In response to the added challenges of the semester, CATL has procured limited access to a tool for converting and importing “quizzes” (or exams) to Canvas. The tool converts a formatted text document (.txt, .rtf, or Word) into a Canvas quiz.
Use this form (instructor login required) to submit a link to the intended course and your documents of 20 or more questions for CATL to convert and upload. Note that depending on the volume of requests, it may take some time for CATL to process your document. We will upload your exam directly into Canvas in the Quizzes area. The confirmation message that the exam is available will include information on how to finish applying settings and making the exam available to students.
How have you collected feedback from students at mid-semester? Do you have some advice to share about how to increase student engagement with the process? What has been effective when you do make changes? Have you found students are responsive to those changes you are able to implement?
For those of you who’ve done self-reflective work with students—have you found certain techniques (like those below) particularly effective? Are there others we’re missing? We’re sure of it—please share!
Feel free to drop a public comment below, or, if you’d prefer a closed conversation with colleagues (on this topic or any other), UW-Green Bay instructors and staff can join us in the Solidarity Café.
… and we’re here to help!
Have you been wondering if the ways you’re engaging your students in the first half of the semester have been effective from the student perspective? Collecting feedback from your students is a great way to find out! To do this we have a few models that may provide useful insight into how you can help students meet the course learning outcomes.
Why might you wish to collect feedback now?
This semester is unique, so you may find that what you’ve done in the past isn’t hitting its mark—gathering feedback at mid-semester allows instructors to:
make sure that course lessons connected with students
find out where students need support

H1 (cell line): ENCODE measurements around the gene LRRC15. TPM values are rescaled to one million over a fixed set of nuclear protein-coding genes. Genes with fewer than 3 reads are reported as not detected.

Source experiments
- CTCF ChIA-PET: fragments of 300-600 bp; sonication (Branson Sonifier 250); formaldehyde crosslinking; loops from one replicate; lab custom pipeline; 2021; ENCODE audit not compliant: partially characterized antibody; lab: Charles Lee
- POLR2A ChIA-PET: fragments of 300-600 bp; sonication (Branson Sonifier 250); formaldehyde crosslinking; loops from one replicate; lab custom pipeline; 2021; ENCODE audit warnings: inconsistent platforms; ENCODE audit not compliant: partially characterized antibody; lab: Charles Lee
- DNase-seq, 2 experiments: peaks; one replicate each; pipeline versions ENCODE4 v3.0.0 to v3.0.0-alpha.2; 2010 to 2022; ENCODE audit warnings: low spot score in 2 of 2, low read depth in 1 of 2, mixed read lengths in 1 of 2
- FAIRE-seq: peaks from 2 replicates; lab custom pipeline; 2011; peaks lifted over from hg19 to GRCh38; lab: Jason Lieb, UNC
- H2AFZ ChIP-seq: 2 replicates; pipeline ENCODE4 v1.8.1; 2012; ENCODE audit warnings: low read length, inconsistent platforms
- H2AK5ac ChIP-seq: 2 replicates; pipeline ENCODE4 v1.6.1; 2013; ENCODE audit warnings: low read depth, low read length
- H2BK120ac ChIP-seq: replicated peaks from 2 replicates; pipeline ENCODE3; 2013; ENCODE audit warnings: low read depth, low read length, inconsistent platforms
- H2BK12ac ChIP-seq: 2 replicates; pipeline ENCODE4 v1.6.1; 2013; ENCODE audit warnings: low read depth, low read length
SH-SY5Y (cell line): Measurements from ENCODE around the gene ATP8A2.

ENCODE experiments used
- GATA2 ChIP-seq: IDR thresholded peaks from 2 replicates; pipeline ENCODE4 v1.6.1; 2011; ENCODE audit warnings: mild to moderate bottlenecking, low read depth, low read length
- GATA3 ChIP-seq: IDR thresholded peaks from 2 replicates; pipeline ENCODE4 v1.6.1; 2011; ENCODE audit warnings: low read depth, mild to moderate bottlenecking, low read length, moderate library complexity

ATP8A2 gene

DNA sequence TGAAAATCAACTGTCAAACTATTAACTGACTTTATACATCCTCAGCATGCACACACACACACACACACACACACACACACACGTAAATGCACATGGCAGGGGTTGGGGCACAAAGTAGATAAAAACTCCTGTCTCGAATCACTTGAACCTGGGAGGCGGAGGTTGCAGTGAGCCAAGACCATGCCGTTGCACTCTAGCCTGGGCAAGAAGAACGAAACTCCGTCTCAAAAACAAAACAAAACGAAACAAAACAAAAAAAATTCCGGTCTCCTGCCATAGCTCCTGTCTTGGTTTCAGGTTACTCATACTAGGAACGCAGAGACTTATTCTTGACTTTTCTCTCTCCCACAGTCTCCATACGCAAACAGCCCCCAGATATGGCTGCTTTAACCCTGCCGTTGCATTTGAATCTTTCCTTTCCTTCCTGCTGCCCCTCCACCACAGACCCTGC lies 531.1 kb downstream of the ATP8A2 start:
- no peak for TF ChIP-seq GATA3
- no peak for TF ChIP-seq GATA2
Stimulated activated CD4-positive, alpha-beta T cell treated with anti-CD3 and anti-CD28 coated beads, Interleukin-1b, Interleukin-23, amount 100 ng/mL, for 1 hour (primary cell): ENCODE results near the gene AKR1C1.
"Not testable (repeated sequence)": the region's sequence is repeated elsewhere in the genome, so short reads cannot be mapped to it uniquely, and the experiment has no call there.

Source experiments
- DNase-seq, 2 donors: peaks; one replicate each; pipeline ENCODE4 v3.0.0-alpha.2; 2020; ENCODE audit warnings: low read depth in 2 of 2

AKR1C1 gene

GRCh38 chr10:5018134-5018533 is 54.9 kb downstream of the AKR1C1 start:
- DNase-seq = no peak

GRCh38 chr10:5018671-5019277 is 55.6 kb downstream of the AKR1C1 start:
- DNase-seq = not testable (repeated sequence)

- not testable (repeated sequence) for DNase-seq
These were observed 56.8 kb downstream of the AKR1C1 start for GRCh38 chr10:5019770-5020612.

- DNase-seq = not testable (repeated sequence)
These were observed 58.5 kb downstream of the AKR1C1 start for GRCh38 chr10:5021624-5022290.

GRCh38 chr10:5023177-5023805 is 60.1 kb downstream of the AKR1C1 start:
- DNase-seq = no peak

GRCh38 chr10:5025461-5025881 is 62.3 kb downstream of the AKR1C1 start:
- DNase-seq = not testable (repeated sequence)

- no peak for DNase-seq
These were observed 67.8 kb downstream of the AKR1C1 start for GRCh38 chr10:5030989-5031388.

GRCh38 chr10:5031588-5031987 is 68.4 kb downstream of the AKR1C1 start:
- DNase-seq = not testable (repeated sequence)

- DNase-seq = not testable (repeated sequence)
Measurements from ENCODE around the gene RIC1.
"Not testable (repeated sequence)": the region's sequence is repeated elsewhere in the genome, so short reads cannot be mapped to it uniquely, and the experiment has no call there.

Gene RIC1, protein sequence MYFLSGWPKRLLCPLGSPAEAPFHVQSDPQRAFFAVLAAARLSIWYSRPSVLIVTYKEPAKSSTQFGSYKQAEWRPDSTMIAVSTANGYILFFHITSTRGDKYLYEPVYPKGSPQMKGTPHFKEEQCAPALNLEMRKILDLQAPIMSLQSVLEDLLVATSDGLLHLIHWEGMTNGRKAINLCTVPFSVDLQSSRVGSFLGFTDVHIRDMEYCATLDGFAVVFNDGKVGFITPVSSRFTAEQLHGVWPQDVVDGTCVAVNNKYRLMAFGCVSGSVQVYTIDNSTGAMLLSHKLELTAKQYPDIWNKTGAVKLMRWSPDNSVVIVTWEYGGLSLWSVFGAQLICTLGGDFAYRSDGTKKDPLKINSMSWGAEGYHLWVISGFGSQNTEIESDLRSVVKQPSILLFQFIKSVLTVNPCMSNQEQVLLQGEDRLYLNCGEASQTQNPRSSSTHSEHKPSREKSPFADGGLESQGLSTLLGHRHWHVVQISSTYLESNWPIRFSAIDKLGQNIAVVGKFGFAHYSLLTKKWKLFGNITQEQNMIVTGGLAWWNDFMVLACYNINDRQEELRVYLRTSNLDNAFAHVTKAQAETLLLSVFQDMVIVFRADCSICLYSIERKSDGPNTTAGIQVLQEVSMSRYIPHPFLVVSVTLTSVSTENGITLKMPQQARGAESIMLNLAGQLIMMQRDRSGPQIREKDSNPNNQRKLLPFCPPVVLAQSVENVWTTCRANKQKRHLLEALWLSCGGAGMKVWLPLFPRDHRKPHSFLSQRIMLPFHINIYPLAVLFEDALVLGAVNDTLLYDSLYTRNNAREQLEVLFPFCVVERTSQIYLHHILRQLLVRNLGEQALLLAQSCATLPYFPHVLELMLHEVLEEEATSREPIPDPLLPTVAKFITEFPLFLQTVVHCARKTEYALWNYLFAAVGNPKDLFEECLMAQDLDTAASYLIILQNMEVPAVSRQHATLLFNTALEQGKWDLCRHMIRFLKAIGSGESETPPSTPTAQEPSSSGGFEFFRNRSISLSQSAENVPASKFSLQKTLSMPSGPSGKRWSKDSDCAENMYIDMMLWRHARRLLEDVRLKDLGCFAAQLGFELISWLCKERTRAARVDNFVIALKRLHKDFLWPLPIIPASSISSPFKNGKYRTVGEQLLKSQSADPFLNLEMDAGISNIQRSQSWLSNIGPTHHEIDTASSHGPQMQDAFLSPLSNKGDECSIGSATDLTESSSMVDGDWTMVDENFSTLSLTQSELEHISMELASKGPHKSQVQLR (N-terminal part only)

discover the impact of instructional changes you’ve made this semester before summative course evaluations
uncover changes that you may yet want to make for this semester
avoid surprises in end-of-semester evaluations
What are some of the best practices for collecting feedback from students, mid-semester?
CATL interviewedKris Vespia, Associate Professor in the Psychology department to answer this question. Additionally, Todd Dresser reviews how to create a survey within Canvas.
How should I ask students for this kind of feedback?
We have a few models and sample surveys you can download and import into your Canvas courses. Surveys in Canvas are a special kind of “quiz” that has unique options available. If you’re unsure how to import Canvas resources into your class, see these instructions. For information on how to retrieve survey results in Canvas, see this resource.
You may wish to distribute a short survey which asks students to discuss their own preparation for class in addition to their experience with the instructor and with the course material.
CATL is currently refining a process that allows for instructors to benefit from feedback generated through a small group discussion. This process involves a neutral third party, a CATL staff member, conducting a form of a focus group with students. This would likely take 15-20 minutes. The feedback from the students is then synthesized and communicated to the instructor.